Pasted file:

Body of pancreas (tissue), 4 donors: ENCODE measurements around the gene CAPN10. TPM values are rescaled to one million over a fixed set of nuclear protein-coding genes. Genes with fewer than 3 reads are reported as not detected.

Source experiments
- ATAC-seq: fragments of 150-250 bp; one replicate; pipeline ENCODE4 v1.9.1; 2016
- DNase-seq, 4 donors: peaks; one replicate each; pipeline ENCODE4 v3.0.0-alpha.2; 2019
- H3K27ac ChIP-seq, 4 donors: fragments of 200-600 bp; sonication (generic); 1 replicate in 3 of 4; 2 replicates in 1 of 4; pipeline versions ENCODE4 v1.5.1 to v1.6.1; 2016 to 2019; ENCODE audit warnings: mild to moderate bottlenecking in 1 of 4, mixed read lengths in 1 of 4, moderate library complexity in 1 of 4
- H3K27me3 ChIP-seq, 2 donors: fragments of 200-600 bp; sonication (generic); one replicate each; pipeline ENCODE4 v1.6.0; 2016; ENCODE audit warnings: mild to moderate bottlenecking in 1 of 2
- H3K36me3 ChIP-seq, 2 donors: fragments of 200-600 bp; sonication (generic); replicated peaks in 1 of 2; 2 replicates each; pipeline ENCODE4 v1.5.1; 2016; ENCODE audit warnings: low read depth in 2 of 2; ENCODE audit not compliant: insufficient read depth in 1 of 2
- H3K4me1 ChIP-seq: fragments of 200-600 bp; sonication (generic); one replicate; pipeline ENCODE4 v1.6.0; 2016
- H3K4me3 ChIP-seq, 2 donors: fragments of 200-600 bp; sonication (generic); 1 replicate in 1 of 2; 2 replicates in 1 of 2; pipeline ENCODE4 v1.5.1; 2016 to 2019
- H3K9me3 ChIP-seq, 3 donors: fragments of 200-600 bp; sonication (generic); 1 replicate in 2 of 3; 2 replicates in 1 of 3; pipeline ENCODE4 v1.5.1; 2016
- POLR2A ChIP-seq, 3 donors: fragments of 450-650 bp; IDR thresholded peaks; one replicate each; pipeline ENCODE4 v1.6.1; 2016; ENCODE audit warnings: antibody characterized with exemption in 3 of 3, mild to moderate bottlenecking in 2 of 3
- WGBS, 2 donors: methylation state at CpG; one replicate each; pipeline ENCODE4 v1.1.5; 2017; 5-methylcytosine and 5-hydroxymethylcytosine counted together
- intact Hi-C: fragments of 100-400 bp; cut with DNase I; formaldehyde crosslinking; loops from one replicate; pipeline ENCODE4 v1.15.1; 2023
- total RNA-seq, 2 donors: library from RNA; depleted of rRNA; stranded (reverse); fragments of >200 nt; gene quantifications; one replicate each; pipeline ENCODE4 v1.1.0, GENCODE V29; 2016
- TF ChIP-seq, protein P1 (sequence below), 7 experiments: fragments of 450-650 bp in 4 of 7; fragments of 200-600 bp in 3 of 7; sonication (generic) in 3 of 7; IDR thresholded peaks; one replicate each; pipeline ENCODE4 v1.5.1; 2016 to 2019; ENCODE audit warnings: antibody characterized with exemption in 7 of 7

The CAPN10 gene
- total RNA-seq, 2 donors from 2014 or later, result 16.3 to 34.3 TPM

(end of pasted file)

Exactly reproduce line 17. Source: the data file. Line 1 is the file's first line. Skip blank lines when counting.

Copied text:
- total RNA-seq, 2 donors from 2014 or later, result 16.3 to 34.3 TPM